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Phase locked loop

Analog Phase Locked Loop Using VHDL-AMS

The first phase locked loop was proposed by a French scientist de Bellescize in 1932. Basic idea of working: reduction of phase difference between a locally generated signal and a reference signal by using feedback. A Phase Locked Loop (PLL) circuit synchronizes to an input waveform within a selected frequency range, returning an output voltage proportional to variations in the input frequency. Used to generate stable output frequency signals from a fixed low-frequency signal.

  • : For-Credits
  • : Intermediate
  • : 11-20
  • : Other
  • : Simplorer 11.0
  • : No
  • : A phase-locked loop is a feedback system combining a voltage controlled oscillator (VCO) and a phase comparator so connected that the oscillator maintains a constant phase angle relative to a reference signal. Phase-locked loops can be used, for example, to generate stable output high frequency signals from a fixed low-frequency signal. A phase locked loop, PLL, is basically of form of servo loop. Although a PLL performs its actions on a radio frequency signal, all the basic criteria for loop stability and other parameters are the same. The basic phase locked loop is connected as shown in the diagram below. The reference signal and the signal from the voltage controlled oscillator are connected into the phase detector. The output from the phase detector is passed through the loop filter and then applied to the voltage controlled oscillator. The Voltage Controlled Oscillator, VCO, within the PLL produces a signal which enters the phase detector. Here the phase of the signals from the VCO and the incoming reference signal are compared and a resulting difference or error voltage is produced. This corresponds to the phase difference between the two signals. The error signal from the phase detector passes through a low pass filter which governs many of the properties of the loop and removes any high frequency elements on the signal. Once through the filter the error signal is applied to the control terminal of the VCO as its tuning voltage. The sense of any change in this voltage is such that it tries to reduce the phase difference and hence the frequency between the two signals. Initially the loop will be out of lock, and the error voltage will pull the frequency of the VCO towards that of the reference, until it cannot reduce the error any further and the loop is locked. When the PLL, phase locked loop, is in lock a steady state error voltage is produced. By using an amplifier between the phase detector and the VCO, the actual error between the signals can be reduced to very small levels. However some voltage must always be present at the control terminal of the VCO as this is what puts onto the correct frequency. The fact that a steady error voltage is present means that the phase difference between the reference signal and the VCO is not changing. As the phase between these two signals is not changing means that the two signals are on exactly the same frequency. The phase locked loop, PLL, is one of the most versatile building blocks in radio frequency electronics today. Whilst it was not widely used for many years, the advent of the IC meant that phase locked loop and synthesizer chips became widely available. This made them cheap to use and their advantages could be exploited to the full.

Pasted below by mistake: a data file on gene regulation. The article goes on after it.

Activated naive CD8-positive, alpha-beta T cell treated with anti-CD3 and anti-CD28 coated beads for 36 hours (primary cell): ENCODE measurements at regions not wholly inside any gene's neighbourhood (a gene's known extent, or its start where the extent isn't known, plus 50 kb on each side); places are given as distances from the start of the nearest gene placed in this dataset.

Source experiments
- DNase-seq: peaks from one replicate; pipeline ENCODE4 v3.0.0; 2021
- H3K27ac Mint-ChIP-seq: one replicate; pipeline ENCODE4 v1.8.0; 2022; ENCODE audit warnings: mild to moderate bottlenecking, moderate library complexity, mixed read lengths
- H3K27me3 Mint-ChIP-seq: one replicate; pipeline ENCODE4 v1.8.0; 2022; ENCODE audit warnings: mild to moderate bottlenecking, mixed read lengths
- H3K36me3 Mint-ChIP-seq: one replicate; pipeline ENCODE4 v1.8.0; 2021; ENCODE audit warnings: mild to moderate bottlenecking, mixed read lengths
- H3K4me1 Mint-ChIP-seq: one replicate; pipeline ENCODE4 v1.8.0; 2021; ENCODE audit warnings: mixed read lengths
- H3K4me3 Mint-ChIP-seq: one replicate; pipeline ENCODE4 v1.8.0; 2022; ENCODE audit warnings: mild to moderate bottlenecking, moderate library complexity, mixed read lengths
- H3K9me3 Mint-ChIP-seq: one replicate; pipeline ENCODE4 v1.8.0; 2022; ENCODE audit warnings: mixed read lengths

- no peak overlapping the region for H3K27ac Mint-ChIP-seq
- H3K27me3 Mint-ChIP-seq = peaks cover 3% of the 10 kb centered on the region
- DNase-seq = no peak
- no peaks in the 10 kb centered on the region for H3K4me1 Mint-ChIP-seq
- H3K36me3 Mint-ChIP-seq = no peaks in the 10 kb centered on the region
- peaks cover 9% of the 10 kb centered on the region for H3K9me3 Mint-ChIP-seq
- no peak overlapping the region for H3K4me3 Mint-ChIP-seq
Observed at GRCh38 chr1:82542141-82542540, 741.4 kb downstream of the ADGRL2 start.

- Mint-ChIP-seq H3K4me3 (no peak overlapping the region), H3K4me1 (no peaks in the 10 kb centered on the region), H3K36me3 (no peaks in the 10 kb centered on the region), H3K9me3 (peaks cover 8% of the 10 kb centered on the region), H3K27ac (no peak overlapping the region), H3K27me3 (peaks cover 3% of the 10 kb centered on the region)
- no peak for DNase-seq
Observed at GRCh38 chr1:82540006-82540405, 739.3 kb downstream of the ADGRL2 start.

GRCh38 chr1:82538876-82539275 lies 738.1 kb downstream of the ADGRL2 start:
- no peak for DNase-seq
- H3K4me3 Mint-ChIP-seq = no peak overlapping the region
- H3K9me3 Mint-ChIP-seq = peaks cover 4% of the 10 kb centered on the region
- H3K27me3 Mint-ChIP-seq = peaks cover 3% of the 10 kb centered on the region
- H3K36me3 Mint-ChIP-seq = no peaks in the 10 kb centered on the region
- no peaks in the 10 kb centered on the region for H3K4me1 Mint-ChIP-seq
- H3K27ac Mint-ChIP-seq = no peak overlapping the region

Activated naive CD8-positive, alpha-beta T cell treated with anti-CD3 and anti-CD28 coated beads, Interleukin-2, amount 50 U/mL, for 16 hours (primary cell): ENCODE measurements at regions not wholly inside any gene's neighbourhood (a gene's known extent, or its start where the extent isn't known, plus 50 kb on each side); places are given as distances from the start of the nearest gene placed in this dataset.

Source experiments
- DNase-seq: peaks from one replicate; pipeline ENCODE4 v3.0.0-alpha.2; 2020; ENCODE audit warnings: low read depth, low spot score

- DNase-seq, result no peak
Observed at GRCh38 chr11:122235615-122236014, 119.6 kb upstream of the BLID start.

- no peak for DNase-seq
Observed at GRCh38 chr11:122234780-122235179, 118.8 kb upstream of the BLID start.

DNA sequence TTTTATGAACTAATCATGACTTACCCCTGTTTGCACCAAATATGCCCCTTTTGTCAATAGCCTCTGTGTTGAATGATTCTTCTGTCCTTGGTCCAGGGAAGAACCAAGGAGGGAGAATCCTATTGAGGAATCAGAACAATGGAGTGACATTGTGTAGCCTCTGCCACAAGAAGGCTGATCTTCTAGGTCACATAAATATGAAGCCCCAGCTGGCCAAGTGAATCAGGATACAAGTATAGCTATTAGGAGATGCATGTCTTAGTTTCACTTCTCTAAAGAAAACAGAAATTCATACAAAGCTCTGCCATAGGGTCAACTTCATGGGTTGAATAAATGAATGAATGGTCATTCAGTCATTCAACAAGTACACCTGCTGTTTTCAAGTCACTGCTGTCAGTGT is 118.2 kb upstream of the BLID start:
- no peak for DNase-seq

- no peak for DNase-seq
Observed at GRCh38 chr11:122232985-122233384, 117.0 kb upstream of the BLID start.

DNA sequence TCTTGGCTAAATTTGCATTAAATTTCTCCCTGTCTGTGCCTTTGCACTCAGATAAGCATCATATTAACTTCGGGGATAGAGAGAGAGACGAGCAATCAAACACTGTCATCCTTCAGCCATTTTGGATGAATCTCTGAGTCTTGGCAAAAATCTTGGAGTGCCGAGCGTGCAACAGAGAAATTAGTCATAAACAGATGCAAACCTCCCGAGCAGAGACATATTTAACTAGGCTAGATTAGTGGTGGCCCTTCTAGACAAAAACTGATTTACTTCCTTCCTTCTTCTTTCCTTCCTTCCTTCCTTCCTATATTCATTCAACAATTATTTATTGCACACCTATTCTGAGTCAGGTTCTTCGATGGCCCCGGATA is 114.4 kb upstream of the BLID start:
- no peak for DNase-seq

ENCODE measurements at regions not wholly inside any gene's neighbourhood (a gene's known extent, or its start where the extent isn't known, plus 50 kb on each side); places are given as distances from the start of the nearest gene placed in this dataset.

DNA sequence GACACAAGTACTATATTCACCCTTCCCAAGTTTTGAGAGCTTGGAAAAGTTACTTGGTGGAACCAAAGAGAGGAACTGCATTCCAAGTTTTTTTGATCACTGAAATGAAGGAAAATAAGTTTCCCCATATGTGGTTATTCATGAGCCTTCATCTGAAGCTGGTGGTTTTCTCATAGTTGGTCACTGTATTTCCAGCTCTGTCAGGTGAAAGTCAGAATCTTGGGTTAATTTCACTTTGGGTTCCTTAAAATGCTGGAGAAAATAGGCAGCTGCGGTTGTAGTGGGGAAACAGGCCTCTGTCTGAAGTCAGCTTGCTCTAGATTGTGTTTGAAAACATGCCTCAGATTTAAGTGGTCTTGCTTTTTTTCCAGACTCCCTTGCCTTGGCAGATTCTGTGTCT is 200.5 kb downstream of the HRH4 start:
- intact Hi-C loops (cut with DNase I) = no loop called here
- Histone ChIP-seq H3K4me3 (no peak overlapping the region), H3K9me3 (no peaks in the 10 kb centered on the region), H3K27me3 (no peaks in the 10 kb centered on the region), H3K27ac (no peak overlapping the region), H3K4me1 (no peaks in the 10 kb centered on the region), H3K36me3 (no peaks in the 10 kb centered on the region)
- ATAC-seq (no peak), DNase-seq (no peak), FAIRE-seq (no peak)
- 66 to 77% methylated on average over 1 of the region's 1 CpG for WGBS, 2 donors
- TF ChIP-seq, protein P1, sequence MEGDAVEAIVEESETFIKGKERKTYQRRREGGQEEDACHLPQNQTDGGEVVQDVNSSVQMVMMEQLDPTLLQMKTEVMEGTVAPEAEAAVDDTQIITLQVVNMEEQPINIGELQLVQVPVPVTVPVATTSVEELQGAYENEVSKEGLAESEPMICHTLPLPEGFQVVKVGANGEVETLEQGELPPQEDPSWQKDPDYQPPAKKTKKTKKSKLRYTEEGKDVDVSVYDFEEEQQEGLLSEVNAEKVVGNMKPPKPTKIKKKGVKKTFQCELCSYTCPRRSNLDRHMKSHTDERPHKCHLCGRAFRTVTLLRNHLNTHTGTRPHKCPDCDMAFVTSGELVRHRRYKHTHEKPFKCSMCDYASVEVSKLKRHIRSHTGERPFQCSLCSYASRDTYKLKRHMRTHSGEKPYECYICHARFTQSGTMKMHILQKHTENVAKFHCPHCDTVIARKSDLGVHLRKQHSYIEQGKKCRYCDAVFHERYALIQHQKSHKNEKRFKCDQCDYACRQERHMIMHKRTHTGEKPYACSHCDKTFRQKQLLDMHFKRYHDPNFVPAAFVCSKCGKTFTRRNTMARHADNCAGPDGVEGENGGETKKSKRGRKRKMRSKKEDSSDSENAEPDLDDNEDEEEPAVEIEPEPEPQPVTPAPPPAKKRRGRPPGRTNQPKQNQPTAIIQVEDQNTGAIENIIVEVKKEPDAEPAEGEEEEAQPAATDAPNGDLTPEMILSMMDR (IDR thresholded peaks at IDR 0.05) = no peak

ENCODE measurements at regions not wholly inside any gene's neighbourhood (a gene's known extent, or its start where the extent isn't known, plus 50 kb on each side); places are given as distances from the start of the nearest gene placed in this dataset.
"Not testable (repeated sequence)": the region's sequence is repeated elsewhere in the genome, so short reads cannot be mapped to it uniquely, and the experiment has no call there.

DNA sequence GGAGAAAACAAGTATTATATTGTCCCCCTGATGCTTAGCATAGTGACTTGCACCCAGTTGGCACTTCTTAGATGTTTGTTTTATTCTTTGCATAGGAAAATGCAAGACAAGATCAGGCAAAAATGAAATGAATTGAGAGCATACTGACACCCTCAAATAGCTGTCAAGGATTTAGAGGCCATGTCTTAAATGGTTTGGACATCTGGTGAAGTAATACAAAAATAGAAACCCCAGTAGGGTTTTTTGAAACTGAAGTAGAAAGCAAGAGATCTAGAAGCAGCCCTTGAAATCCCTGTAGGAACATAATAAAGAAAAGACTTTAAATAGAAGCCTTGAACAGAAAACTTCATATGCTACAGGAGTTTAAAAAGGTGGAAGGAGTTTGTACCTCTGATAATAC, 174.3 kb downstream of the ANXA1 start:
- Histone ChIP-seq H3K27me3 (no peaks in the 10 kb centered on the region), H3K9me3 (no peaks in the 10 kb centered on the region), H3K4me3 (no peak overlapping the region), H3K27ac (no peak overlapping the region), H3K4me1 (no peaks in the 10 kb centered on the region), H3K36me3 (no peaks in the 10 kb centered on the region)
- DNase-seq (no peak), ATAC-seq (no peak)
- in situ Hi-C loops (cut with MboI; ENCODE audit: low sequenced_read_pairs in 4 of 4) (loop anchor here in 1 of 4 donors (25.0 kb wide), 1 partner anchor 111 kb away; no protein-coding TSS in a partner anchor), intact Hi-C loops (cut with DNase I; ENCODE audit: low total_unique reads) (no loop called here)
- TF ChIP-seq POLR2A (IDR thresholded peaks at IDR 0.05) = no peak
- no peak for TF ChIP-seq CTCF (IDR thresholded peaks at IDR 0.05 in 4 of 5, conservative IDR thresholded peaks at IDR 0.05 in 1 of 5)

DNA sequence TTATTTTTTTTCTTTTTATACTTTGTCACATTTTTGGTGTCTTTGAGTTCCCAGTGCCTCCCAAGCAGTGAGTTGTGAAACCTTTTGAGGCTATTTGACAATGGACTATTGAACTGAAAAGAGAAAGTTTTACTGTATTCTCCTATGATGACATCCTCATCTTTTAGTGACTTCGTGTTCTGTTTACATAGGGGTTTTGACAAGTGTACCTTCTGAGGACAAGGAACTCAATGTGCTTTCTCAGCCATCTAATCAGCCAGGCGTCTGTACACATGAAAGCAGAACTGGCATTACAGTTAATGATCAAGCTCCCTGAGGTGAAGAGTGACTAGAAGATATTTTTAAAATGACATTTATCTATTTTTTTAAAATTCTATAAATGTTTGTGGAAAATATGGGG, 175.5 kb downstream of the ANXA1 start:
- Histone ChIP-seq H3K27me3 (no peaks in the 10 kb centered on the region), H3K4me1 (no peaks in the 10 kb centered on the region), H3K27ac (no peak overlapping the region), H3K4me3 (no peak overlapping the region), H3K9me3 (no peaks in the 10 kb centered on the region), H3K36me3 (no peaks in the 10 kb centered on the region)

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circuit

Shift phase using Triac

Present of the simple circuits use triac to control ac load

  • : Free
  • : very-simple
  • : <10
  • : NI-Multisim
  • : ver13
  • : No
Posted in .
circuits

Detecting Under and Over AC Voltage

This circuit protects refrigerators as well as other appliances from over and under-voltage. Operational amplifier IC LM358 is used here as a comparator. IC LM358 consists of 2 parts operational amplifier.

  • : Free
  • : Simple
  • : 11-20
  • : NI-Multisim
  • : ver 13
  • : No
  • : The ac mains is reduce by isolation transformers. The unregulated power supply is connected to the series combination of resistors R1 and R2 and potmeter R3. The same supply is also connected to a 6.8V zener diode (ZD1) through resistor R4.Preset R3 is adjusted such that for the normal supply of 180V to 240V. The voltage at the inverting terminal (pin 2) of operational amplifier N1 is less than 6.8V. Hence the output of the operational amplifier is highand transistor T1 remains on. The relay, which is connected to the collector of transistor Q1, also remains energised. As the AC supply to the electrical appliances is given through the normally closed (N/C) terminal of the relay, the supply is connected during normal operation. When the AC voltage increases beyond  240V, the voltage at the inverting terminal (pin 2) of operational amplifier N1 increases. The voltage at the non-inverting terminal is still 6.8V because of the zener diode. Thus now if the voltage at pin 2 of the operational amplifier is higher than 6.8V, the output of the operational amplifier goes down low to drive transistor Q1 off and hence de-energise relay RL. This circuits will be alarm when occur. Thus the appliances are protected against over-voltage. Thus the appliances are protected against over-voltage.
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UPPER_LOWER_THRESHOLD_CIRCUIT

UPPER_LOWER_THRESHOLD_DETECTION

SCHMITT TRIGGER WITH UPPER AND LOWER THRESHOLD DETECTION

  • : Free
  • : Intermediate
  • : <10
  • : PSpice
  • : CADENCE 16.5
  • : No
Posted in .

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